Alzheimer’s Disease, along with several other neurodegenerative diseases, displays neuro-inflammation as an early and consistent feature. [47,48]. The high expression of pro-inflammatory cytokines, including IL-1β and IL-6, provides further support for this association [47,49]. Consequently, these changes can lead to behavioral alterations, neuronal death, and accelerated disease progression. Furthermore, the increased expression of interferon-gamma and macrophage migration inhibitory factors in proximity to Aβ42 plaques can cause direct neuronal damage and death, as observed in the AD brain [47,48,50].
Peroxisome Proliferator-Activated Receptors (PPARs) participate in various molecular and enzymatic pathways that are DNA-dependent and independent in adipose tissue, liver, and skeletal muscles . These pathways are disrupted in disease states and can lead to metabolic energy imbalances . Hence, targeting PPARs can serve as a potential therapeutic strategy for a wide range of diseases, including but not limited to diabetes, obesity, inflammation, neurodegenerative disorders, and cancer [53-55]. PPARs have been found to play a role in regulating insulin-stimulated gene expression by sensing signals transmitted from cell surface membranes .
PPARs consist of three isoforms, which are ligand-activated transcription factors belonging to the nuclear hormone receptor superfamily [52,57,58]. The brain expresses all three isoforms of PPARs, with PPARβ/δ exclusively expressed in neurons and PPARα and γ expressed in both neurons and astrocytes . PPARα is responsible for regulating energy homeostasis, while the activation of PPARγ leads to insulin sensitization and enhanced glucose metabolism. On the other hand, the activation of PPARβ/δ is associated with enhanced fatty acid metabolism. Therefore, the PPAR family is known to play a significant role in regulating energy homeostasis and metabolic function, in addition to its potent anti-inflammatory effects .
The downregulation of PPAR-β/δ in the brain is an AD-related abnormality that can be associated with both insulin resistance and neuroinflammation. PPAR-β/δ is highly expressed in the normal brain, like PPAR-α, while the gene expression of PPAR-γ is upregulated . Moreover, experimental studies have shown that the depletion of PPAR- β/δ not only leads to an increase in neuroinflammation but also causes oxidative stress, astrogliosis and the deposition of Aβ42 and PHF tau in the brain  (Figure 1).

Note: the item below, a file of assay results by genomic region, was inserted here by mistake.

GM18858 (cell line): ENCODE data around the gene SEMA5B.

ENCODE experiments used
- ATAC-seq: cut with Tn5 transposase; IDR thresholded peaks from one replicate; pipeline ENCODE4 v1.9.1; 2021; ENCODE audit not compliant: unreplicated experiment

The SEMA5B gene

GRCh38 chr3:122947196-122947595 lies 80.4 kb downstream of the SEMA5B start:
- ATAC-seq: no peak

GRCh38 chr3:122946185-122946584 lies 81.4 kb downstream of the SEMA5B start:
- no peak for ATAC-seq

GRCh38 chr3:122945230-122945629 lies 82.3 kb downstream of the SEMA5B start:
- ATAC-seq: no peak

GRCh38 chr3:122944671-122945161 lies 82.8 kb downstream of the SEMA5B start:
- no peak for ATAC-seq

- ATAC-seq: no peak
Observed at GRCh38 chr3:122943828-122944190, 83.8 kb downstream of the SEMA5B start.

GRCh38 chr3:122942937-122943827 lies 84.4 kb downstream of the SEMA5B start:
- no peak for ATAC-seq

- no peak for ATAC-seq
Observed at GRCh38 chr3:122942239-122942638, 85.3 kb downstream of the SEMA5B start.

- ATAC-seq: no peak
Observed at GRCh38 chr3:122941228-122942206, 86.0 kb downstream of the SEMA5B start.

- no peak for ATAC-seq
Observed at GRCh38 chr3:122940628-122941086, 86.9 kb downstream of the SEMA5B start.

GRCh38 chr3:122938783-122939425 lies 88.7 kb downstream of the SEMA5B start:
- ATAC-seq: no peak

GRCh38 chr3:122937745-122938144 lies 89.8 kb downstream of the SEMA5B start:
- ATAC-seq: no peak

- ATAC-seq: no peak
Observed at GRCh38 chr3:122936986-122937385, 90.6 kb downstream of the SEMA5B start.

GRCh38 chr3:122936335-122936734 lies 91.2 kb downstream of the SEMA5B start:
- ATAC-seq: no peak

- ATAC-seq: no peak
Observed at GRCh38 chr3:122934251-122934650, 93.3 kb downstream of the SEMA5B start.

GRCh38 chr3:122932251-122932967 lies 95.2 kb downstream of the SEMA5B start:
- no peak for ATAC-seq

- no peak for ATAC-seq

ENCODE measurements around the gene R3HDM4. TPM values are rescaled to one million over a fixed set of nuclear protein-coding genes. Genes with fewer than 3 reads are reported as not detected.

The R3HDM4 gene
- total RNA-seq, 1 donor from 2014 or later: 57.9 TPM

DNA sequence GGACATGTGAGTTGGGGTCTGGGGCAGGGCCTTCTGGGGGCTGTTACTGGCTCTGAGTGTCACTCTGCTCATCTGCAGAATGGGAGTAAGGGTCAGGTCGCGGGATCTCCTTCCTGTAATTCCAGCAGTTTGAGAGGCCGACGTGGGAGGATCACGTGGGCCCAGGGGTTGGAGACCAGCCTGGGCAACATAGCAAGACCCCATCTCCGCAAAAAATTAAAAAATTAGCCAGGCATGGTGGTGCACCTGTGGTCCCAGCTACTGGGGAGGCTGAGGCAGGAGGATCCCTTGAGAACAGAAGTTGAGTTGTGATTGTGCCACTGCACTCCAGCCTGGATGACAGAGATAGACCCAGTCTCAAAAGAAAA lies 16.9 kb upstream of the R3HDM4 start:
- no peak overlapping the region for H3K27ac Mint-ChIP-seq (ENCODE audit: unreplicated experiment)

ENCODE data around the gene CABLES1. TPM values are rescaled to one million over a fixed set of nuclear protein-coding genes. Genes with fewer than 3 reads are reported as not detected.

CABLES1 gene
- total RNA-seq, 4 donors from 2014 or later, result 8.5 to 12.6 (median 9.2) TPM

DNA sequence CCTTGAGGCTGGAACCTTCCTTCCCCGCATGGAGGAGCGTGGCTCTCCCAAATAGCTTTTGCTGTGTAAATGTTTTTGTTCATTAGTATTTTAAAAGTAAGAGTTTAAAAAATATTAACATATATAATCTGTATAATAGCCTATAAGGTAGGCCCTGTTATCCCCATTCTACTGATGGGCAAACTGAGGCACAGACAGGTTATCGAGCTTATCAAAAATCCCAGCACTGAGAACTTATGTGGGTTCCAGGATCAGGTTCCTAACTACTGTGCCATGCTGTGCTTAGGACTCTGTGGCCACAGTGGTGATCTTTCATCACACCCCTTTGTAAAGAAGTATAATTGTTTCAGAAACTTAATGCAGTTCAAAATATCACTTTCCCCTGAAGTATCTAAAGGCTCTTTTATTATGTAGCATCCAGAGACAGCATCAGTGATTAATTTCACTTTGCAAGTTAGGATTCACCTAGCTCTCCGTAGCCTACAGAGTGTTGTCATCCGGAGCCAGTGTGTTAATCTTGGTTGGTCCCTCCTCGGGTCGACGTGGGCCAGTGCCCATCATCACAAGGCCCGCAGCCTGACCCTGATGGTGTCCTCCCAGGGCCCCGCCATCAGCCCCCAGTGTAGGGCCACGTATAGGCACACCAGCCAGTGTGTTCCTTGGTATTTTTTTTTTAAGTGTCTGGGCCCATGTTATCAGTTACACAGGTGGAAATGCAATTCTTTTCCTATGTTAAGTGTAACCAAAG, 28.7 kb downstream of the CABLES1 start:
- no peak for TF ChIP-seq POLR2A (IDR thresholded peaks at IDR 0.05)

Insulin resistance (IR) in Type 2 diabetes (T2D) contributes to the formation of both Aβ plaques and tau hyperphosphorylation. Tau protein becomes hyperphosphorylated, detaches from microtubules, aggregates to neuronal fibrillary tangles. Additionally, the deposition of amyloid plaques triggers the release of proinflammatory responses such as IL-6, TNF-α, IFN-γ, and IL-α, leading to neuroinflammation and promoting neuronal injury. The combined effect of these factors leaves neurons vulnerable to various attacks, resulting in the gradual loss of synapses and eventually neuronal death. The accompanying figure illustrates the potential impact of PPAR-β/δ depletion on neuroinflammation and neurodegenerative disorders, including Alzheimer’s.
The dashed arrows suggest that the relationship between T2D and AD is likely bidirectional, although the precise mechanism is unclear. The arrows next to the gene names or biological processes indicate the effects of IR, with up-arrows indicating elevated/up-regulated genes or processes and down-arrows indicating down-regulated genes or processes. The different colors denote distinct roles in AD, with pink indicating the role of IR in AD and blue indicating the role of PPAR-β/δ in AD.
Awareness of the critical role of insulin in the brain and the insulin resistance observed in AD has led to attempts to overcome impaired insulin signaling and improve brain IR sensitivity. One approach is to use insulin sensitizers such as Peroxisome Proliferator-Activated Receptor (PPAR) agonists, which have shown promising early therapeutic effects on AD-associated molecular and biochemical brain pathologies [59,61, 62].
PPAR-β/δ agonist has been shown to effectively reduce astrocyte activation, providing an anti-inflammatory effect on glial cells. It also reduces neutrophil infiltration into the brain during ischemia and provides protection against neuroinflammation [56,63]. Studies have reported that PPAR-β/δ agonist has the ability to reduce amyloid burden, which includes Aβ42 deposition, and this effect may be mediated by its impact on amyloid clearance [56,64]. Aβ-oligomers can induce neuronal insulin resistance by promoting TNF-α secretion, leading to the activation of stress kinases IκB kinase (IKK) and double-stranded RNA-dependent protein kinase (PKR) [65,66].
This activation has been observed in AD animal models and can induce inflammation and endoplasmic reticulum stress, as well as deregulation of insulin signaling . Together, these data suggest a feed-forward loop where Aβ oligomers amplify brain IR, which further decreases Aβ clearance and enhances the predisposition for Aβ oligomerization .
Collectively, the evidence supports the notion that insulin resistance plays a significant role in the pathogenesis of AD, leading to neuroinflammation and ultimately neurodegeneration. Early treatment with insulin sensitizers such as PPAR agonists, which possess both anti-inflammatory and neuroprotective properties, holds promise as a therapeutic strategy for mitigating AD and other neurodegenerative disorders.